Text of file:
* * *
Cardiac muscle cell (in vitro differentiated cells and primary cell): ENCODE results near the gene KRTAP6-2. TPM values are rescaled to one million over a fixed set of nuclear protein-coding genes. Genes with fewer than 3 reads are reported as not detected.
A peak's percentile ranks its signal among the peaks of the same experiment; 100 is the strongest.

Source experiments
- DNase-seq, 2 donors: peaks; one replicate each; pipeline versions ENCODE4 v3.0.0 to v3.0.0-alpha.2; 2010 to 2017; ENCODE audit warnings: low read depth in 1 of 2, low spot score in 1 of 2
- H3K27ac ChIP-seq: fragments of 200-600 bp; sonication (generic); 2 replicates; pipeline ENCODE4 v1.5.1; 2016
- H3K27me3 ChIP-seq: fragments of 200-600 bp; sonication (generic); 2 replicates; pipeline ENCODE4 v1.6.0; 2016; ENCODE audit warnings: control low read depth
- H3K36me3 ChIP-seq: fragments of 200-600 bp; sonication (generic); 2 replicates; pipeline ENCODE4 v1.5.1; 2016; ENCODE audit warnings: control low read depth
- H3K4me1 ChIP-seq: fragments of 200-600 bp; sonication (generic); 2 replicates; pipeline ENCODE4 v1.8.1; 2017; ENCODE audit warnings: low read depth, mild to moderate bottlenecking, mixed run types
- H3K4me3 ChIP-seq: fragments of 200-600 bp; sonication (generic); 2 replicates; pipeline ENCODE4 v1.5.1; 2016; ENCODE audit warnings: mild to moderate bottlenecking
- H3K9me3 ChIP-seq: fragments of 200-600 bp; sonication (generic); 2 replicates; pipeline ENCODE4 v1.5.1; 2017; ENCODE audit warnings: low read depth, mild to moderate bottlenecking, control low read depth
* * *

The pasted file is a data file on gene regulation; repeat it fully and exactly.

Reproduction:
Cardiac muscle cell (in vitro differentiated cells and primary cell): ENCODE results near the gene KRTAP6-2. TPM values are rescaled to one million over a fixed set of nuclear protein-coding genes. Genes with fewer than 3 reads are reported as not detected.
A peak's percentile ranks its signal among the peaks of the same experiment; 100 is the strongest.

Source experiments
- DNase-seq, 2 donors: peaks; one replicate each; pipeline versions ENCODE4 v3.0.0 to v3.0.0-alpha.2; 2010 to 2017; ENCODE audit warnings: low read depth in 1 of 2, low spot score in 1 of 2
- H3K27ac ChIP-seq: fragments of 200-600 bp; sonication (generic); 2 replicates; pipeline ENCODE4 v1.5.1; 2016
- H3K27me3 ChIP-seq: fragments of 200-600 bp; sonication (generic); 2 replicates; pipeline ENCODE4 v1.6.0; 2016; ENCODE audit warnings: control low read depth
- H3K36me3 ChIP-seq: fragments of 200-600 bp; sonication (generic); 2 replicates; pipeline ENCODE4 v1.5.1; 2016; ENCODE audit warnings: control low read depth
- H3K4me1 ChIP-seq: fragments of 200-600 bp; sonication (generic); 2 replicates; pipeline ENCODE4 v1.8.1; 2017; ENCODE audit warnings: low read depth, mild to moderate bottlenecking, mixed run types
- H3K4me3 ChIP-seq: fragments of 200-600 bp; sonication (generic); 2 replicates; pipeline ENCODE4 v1.5.1; 2016; ENCODE audit warnings: mild to moderate bottlenecking
- H3K9me3 ChIP-seq: fragments of 200-600 bp; sonication (generic); 2 replicates; pipeline ENCODE4 v1.5.1; 2017; ENCODE audit warnings: low read depth, mild to moderate bottlenecking, control low read depth